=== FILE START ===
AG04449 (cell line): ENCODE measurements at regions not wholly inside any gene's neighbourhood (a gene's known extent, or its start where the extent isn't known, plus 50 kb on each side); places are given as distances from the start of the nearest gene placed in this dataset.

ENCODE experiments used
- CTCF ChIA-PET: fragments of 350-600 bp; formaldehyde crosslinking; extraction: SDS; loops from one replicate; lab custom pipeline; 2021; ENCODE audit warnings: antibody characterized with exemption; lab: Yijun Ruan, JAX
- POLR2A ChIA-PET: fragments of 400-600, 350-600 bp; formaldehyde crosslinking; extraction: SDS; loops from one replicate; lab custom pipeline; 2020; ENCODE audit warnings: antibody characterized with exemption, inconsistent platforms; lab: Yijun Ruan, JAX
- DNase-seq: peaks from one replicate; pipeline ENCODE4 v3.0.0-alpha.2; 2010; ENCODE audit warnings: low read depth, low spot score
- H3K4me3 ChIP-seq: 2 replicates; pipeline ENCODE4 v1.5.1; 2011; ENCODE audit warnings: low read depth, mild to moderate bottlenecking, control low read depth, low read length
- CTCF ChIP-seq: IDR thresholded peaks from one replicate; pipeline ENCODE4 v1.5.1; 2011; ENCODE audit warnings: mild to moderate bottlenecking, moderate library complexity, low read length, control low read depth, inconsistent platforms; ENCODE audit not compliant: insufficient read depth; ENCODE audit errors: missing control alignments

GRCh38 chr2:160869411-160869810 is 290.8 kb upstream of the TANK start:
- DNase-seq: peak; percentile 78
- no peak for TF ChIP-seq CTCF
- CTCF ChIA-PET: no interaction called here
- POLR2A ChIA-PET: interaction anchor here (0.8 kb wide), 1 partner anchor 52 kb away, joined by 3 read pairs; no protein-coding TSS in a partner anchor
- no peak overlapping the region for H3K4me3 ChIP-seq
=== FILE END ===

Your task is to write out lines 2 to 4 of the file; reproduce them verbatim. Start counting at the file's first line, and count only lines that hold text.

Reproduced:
ENCODE experiments used
- CTCF ChIA-PET: fragments of 350-600 bp; formaldehyde crosslinking; extraction: SDS; loops from one replicate; lab custom pipeline; 2021; ENCODE audit warnings: antibody characterized with exemption; lab: Yijun Ruan, JAX
- POLR2A ChIA-PET: fragments of 400-600, 350-600 bp; formaldehyde crosslinking; extraction: SDS; loops from one replicate; lab custom pipeline; 2020; ENCODE audit warnings: antibody characterized with exemption, inconsistent platforms; lab: Yijun Ruan, JAX